I want to thank Book Huntress World for tagging me to do the 3 Days, 3 Quotes Tag. I’m supposed to post three quotes on three separate days, but I already did this tag a few months ago, so I thought I’d do something different. This month Pages Unbound is hosting a Classics Event, and I wrote a guest post called What We Can Learn About Modern Warfare From The Iliad. Stop by Pages Unbound on Wednesday to see how I tackled the physical, mental, and political aspects of war and the comparisons I make to The Iliad and the Iraq war. It’s a really good piece and unlike anything I’ve ever written for my blog, so I recommend you take a look on Wednesday to see what you think.
Because I’m so excited about my first guest post, I thought I’d share 3 of the best lines from The Iliad. A loose interpretation of the story was adapted to film back in 2004 and Brad Pitt played Achilles. Since I loved his depiction of Achilles, as well as the other actors characterization of some of my favorite Greek legends, I thought I’d share some pictures from the movie to go along with the quotes.
The major themes of The Iliad are glory and fame, the wrath of Achilles, and the idea of homecoming after war, something we see with Odysseus in Homer’s The Odyssey.
Quote #1 In this quote, Achilles’ mother has told him that if he stays in Troy he will die. In the end, Achilles chooses glory over homecoming.
“Mother tells me,
the immortal goddess Thetis with her glistening feet,
that two fates bear me on to the day of death.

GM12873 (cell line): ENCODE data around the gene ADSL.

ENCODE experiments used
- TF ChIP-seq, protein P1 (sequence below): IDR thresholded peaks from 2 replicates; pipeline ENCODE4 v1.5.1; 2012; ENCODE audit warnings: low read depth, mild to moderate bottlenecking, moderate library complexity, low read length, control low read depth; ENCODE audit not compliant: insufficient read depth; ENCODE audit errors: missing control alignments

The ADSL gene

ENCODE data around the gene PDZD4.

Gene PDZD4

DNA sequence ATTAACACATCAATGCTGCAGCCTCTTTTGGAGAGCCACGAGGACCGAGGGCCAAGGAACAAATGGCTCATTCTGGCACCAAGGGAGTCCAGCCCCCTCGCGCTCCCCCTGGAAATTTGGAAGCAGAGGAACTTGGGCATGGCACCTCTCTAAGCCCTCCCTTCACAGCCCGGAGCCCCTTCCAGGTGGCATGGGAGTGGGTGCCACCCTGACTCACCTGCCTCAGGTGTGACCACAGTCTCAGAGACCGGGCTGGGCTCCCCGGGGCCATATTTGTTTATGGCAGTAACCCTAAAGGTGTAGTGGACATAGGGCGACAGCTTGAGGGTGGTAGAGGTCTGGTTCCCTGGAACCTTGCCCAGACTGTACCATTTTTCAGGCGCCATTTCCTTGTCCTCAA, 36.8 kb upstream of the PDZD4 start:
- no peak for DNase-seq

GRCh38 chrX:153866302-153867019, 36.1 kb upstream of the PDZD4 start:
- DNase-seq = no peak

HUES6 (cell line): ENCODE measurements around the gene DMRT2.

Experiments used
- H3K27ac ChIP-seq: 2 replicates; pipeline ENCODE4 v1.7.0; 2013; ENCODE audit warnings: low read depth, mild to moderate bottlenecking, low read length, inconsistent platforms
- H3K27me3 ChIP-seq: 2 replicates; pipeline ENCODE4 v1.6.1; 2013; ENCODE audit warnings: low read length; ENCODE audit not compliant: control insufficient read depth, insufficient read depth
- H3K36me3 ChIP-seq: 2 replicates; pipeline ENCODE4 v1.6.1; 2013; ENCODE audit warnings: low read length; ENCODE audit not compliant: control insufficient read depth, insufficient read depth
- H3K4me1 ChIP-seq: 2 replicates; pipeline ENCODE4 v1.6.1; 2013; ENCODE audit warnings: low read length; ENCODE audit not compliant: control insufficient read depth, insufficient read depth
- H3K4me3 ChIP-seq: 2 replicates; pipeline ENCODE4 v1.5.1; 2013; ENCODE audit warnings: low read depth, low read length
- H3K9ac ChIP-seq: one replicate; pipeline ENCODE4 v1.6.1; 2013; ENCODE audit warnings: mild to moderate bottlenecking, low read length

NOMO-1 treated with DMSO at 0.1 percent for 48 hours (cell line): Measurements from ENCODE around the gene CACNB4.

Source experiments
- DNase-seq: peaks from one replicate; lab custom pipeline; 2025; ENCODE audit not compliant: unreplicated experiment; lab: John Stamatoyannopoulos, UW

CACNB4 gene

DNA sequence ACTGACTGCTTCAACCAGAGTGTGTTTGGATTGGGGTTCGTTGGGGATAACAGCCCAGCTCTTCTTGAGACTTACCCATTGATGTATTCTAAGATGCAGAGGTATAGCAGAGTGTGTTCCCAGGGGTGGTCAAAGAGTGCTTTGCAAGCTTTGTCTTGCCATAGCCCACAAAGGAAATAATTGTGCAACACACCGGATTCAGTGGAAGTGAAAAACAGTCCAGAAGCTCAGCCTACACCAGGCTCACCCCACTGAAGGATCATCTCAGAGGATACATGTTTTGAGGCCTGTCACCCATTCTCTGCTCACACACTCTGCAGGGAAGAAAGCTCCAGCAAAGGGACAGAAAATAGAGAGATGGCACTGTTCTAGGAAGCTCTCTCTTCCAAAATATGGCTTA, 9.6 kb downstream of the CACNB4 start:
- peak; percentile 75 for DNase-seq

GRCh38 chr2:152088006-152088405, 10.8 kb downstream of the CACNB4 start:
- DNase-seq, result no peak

If I hold out here and I lay siege to Troy,
my journey home is gone, but my glory never dies.
If I voyage back to the fatherland I love, my pride, my glory dies…
True, but the life that’s left me will be long…”
Honor is the most important thing to Achilles. He believes that an honorable man would stay in Troy and fight. He wants glory and fame and he has accepted his fate.
Quote #2 and #3 When Hector kills Patroclus, Achilles’ best friend, he falls to his knees, crying over the death of his friend. Patroclus’ death is the real turning point for the story because this fuels Achilles’ need for revenge. It turns him into a heartless killer who will do anything to avenge Patroclus’ death.
When Achilles learns of Patroclus’ death, his mother, Thetis, tells him that if he goes after Hector for killing Patrolcus that his death will follow and he says, “Then let me die at once.”
Knowing the death of Patroclus means his death, Hector has dinner with his men and tells them, “The god of war is impartial: he hands out death to the man who hands out death.”
The Greeks mourn the loss of Patroclus all night, a loss that is far too great for Achilles to deal with. The relationship between Patroclus and Achilles is integral to The Iliad and is what moves the story forward. It will rip your heart out and crush into a thousand pieces when you read Achilles’ grief over his friend. Patroclus was sent to live with Achilles and his father, and he made promises to keep him safe. He has broken the promise he made and is ashamed and heartbroken over his death. He doesn’t think he deserves to live and so he fights Hector, knowing he will die.
That act was so moving, at least for me, that I instantly felt connected to Achilles on an emotional level. I’ve mentioned several times that The Iliad is my favorite book. It’s so raw and real you can feel the characters unlike any book I’ve ever read. For those who are familiar with Greek mythology, you will appreciate The Iliad. I’m reading The Song of Achilles, told from Patroclus’ point of view, and I’m so hooked I have no doubt I’ll have finished it by this weekend.
If you’re interested in reading The Iliad, I recommend the Robert Fagles translation that you can buy by clicking on the book cover that’s linked to Amazon. It’s available on Kindle for $0.99 and in paperback for $13.01 in the US.
Make sure you stop by Pages Unbound on Wednesday to see how I compared The Iliad to modern warfare. Have you read The Iliad? What are your thoughts on classic literature?
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